This story is part of our new Start. Build. Grow. series, a celebration of August’s Black Business Month.
When Lisa Price sold her Carol’s Daughter line of hair products to L’Oreal in 2014, it was met with mixed reactions. While some thought it was a boss move that gave her a powerful ally in the crowded beauty space, others criticized the deal as selling out and giving up yet another thing that was supposed to belong to Black people.
I recently caught up with Price to reflect on Carol’s Daughter thirty years after the brand’s launch, and it was clear from our conversation that she hasn’t stopped working on her brand. And the products, like the new Born to Repair line designed for damaged hair, haven’t missed a beat.
“I started experimenting with making moisturizers in my kitchen because I’ve always had really dry skin, and I could never find anything that worked. I didn’t think of it as a business. But after a few years, my mom suggested I sell my butters at St. Mary’s flea market. And that began the brand,” she said.
The company name honors Price’s mother, Carol, who encouraged her to turn her hobby into a hustle. And her mission was inspired by her customers of color searching for products that helped their dry hair.
“I was out at the craft fairs with my body butters, and women were coming up to me looking for moisturizers and detanglers for their hair,” she said.
Price began experimenting with recipes in her kitchen and tested them on herself. And soon, she saw her hair in a way she had never seen it before.
“I realized I was settling for what my hair could look like and what it could do. I didn’t know I could have agency over my natural texture and that my curls could be defined and not frizzy,” she said.
With help from friends who were stylists, her popularity grew as Black and Brown beauties everywhere fell in love with Carol’s Daughter products. And before long, Price had a pretty impressive list of loyal customers, including Jada Pinkett Smith and Mary J. Blige.
In the late 90s and early 2000s Carol’s Daughter’s Brooklyn store was the place to be. At a time when good products for natural hair were hard to find, this lavender and vanilla paradise was stocked with shampoos and styling products that were guaranteed to leave your curls poppin’. So when it closed its doors in 2012, it took a little piece of my heart with it as I tried to cope with yet another sign of gentrification in Fort Greene.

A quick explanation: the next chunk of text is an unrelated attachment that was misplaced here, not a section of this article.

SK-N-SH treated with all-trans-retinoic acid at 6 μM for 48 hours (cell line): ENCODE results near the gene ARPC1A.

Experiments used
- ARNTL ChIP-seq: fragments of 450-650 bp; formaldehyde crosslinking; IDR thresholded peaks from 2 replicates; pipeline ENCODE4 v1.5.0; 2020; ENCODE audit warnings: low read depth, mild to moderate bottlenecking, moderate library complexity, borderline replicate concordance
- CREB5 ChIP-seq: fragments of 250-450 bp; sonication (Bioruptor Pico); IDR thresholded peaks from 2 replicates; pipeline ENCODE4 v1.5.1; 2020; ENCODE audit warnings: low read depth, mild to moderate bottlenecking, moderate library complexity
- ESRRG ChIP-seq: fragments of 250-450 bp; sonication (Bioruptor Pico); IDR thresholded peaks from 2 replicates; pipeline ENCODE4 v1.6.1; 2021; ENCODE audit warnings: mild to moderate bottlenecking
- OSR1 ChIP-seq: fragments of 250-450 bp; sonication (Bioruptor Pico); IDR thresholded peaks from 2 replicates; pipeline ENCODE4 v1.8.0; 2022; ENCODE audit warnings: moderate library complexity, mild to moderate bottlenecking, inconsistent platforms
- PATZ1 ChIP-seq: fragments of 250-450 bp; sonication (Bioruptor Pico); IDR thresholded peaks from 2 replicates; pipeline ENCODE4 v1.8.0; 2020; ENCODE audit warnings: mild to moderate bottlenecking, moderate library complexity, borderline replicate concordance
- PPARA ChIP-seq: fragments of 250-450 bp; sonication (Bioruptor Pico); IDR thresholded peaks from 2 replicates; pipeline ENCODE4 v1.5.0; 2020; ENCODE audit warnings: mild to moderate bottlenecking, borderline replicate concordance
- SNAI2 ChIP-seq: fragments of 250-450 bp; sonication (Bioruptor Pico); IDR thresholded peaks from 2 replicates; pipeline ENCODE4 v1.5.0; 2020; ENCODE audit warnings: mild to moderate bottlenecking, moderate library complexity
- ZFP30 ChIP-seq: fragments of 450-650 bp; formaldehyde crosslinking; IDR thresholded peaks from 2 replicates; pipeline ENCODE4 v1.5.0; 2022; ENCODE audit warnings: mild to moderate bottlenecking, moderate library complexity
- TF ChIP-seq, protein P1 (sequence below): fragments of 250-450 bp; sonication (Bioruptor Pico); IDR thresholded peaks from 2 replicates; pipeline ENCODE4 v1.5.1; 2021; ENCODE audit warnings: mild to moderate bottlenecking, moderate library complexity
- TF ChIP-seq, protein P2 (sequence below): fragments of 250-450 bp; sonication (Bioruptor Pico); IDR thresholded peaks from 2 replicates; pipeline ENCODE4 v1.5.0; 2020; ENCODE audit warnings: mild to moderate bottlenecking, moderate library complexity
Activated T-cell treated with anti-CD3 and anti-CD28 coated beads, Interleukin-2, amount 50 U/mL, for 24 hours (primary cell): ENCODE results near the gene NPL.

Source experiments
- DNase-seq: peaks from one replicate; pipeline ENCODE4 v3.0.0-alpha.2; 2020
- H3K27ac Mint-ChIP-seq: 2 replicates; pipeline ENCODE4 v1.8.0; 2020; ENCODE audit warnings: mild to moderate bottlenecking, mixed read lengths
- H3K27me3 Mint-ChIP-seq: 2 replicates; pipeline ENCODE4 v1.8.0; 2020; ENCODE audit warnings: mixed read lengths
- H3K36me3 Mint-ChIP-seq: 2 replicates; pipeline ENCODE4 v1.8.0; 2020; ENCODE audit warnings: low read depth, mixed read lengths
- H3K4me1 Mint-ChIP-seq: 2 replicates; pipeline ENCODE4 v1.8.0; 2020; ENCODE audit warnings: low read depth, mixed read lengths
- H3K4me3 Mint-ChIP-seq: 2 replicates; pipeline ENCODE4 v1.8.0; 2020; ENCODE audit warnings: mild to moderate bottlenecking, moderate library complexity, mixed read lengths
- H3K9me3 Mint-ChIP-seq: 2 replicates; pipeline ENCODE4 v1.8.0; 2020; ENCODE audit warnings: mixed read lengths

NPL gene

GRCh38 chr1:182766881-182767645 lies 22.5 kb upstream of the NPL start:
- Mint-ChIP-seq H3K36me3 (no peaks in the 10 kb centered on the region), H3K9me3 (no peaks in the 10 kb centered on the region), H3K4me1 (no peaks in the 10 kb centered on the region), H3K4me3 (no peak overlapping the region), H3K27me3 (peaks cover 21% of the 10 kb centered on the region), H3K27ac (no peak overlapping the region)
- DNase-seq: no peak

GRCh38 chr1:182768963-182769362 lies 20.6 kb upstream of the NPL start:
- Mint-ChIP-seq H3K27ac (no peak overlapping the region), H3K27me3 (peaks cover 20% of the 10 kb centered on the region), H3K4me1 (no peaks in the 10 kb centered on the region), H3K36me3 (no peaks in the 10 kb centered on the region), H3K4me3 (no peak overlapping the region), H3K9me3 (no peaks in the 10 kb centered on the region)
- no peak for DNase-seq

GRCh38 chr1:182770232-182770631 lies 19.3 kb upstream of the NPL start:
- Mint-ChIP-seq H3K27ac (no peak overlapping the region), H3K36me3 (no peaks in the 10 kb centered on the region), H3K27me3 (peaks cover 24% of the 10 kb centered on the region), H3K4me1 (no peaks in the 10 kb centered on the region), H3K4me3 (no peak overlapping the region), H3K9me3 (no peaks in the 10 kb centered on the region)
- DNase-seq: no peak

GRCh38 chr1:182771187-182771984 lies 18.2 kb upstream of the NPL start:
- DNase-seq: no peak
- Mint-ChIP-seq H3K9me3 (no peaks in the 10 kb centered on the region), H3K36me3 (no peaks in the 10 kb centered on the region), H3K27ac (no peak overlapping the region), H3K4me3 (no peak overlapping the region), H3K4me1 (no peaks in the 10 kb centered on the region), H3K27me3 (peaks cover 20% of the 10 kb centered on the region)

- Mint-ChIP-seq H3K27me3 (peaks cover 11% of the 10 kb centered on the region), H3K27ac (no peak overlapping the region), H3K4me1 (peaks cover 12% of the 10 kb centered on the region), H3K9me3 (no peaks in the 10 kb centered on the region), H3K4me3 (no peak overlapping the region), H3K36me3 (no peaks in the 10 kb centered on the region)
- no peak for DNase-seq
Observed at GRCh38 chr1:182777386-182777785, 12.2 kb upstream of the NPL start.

In 2014, Price made a deal with beauty giant L’Oreal USA to acquire her company, a move L’Oreal said would help them reach consumers of color. And while some thought making a deal with a company with a portfolio of beauty industry heavy hitters like Garnier, Essie and Maybelline New York would leave Carol’s Daughter in good company, others were less than thrilled. Price took the heat on social media from Black customers who believed L’Oreal would destroy a product created for them. But she says the acquisition was the best way to secure Carol’s Daughter’s longevity while protecting her company, her family and her employees.
“The business grew organically, and then it got to a point where I couldn’t figure out how to keep it safe and expand because access to capital for Black-owned businesses back then was basically non-existent,” she said.“This exit allowed [my investors] to recoup what they had invested with some profits – because they helped to build the business. Then the brand gets to live on, and my husband and I can build some generational wealth for our family.”
And while she stands by her decision, Price says she understands why some people may have been disappointed.
“I understand why we as a community would feel that way. We don’t have a history of things going well when other people come into our communities and our businesses,” she said.
Price says all of her employees kept their jobs and adds that the move helped set the tone for other big deals for Black-owned beauty businesses space, including Unilever’s 2017 acquisition of Shea Moisture, MAV Beauty Brands’ deal to acquire The Mane Choice in 2019. And earlier this year, Monique and Melvin Rodriguez inked an acquisition deal with P&G for Mielle Organics.
Nearly a decade after selling her company, Lisa Price says she is still very much a part of Carol’s Daughter’s DNA.
“I maintain the history. I’m the voice responsible for education, casting, writing and marketing. I create products and fragrances,” she said. “I know that I did what I was supposed to do and what I needed to do.”